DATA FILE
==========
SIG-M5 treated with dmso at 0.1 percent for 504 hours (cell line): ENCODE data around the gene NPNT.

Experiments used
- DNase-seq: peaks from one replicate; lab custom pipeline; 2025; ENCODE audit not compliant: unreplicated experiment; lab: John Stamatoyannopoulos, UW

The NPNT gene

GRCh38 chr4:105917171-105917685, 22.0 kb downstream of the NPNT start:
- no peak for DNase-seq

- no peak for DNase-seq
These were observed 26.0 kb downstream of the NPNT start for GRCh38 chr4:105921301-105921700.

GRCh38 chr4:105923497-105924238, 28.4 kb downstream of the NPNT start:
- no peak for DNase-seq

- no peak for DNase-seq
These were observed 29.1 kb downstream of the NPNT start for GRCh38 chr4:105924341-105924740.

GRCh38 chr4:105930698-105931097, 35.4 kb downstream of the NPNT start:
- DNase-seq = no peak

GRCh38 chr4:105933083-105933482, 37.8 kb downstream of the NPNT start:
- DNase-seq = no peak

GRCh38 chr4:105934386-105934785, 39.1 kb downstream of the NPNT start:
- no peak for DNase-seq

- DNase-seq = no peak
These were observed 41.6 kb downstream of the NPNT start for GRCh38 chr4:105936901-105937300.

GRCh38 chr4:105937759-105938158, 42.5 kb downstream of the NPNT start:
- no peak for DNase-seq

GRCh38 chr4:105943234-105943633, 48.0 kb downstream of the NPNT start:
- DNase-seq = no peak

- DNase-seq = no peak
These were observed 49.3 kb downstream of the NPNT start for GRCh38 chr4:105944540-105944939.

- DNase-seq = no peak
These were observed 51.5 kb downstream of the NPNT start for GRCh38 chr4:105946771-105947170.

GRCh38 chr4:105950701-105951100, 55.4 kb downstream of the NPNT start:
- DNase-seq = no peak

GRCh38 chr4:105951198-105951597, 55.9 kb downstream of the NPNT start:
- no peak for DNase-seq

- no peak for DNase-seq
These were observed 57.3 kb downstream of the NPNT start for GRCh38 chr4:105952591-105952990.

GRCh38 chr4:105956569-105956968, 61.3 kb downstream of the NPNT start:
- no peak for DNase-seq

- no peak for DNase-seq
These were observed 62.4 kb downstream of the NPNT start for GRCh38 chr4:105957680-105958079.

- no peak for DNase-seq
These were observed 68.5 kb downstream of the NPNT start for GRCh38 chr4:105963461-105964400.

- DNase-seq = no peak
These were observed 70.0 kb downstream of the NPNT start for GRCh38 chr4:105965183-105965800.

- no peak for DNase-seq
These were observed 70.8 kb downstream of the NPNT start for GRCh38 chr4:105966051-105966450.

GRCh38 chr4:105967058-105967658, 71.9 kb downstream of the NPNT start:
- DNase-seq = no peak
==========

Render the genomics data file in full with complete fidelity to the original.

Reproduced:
SIG-M5 treated with dmso at 0.1 percent for 504 hours (cell line): ENCODE data around the gene NPNT.

Experiments used
- DNase-seq: peaks from one replicate; lab custom pipeline; 2025; ENCODE audit not compliant: unreplicated experiment; lab: John Stamatoyannopoulos, UW

The NPNT gene

GRCh38 chr4:105917171-105917685, 22.0 kb downstream of the NPNT start:
- no peak for DNase-seq

- no peak for DNase-seq
These were observed 26.0 kb downstream of the NPNT start for GRCh38 chr4:105921301-105921700.

GRCh38 chr4:105923497-105924238, 28.4 kb downstream of the NPNT start:
- no peak for DNase-seq

- no peak for DNase-seq
These were observed 29.1 kb downstream of the NPNT start for GRCh38 chr4:105924341-105924740.

GRCh38 chr4:105930698-105931097, 35.4 kb downstream of the NPNT start:
- DNase-seq = no peak

GRCh38 chr4:105933083-105933482, 37.8 kb downstream of the NPNT start:
- DNase-seq = no peak

GRCh38 chr4:105934386-105934785, 39.1 kb downstream of the NPNT start:
- no peak for DNase-seq

- DNase-seq = no peak
These were observed 41.6 kb downstream of the NPNT start for GRCh38 chr4:105936901-105937300.

GRCh38 chr4:105937759-105938158, 42.5 kb downstream of the NPNT start:
- no peak for DNase-seq

GRCh38 chr4:105943234-105943633, 48.0 kb downstream of the NPNT start:
- DNase-seq = no peak

- DNase-seq = no peak
These were observed 49.3 kb downstream of the NPNT start for GRCh38 chr4:105944540-105944939.

- DNase-seq = no peak
These were observed 51.5 kb downstream of the NPNT start for GRCh38 chr4:105946771-105947170.

GRCh38 chr4:105950701-105951100, 55.4 kb downstream of the NPNT start:
- DNase-seq = no peak

GRCh38 chr4:105951198-105951597, 55.9 kb downstream of the NPNT start:
- no peak for DNase-seq

- no peak for DNase-seq
These were observed 57.3 kb downstream of the NPNT start for GRCh38 chr4:105952591-105952990.

GRCh38 chr4:105956569-105956968, 61.3 kb downstream of the NPNT start:
- no peak for DNase-seq

- no peak for DNase-seq
These were observed 62.4 kb downstream of the NPNT start for GRCh38 chr4:105957680-105958079.

- no peak for DNase-seq
These were observed 68.5 kb downstream of the NPNT start for GRCh38 chr4:105963461-105964400.

- DNase-seq = no peak
These were observed 70.0 kb downstream of the NPNT start for GRCh38 chr4:105965183-105965800.

- no peak for DNase-seq
These were observed 70.8 kb downstream of the NPNT start for GRCh38 chr4:105966051-105966450.

GRCh38 chr4:105967058-105967658, 71.9 kb downstream of the NPNT start:
- DNase-seq = no peak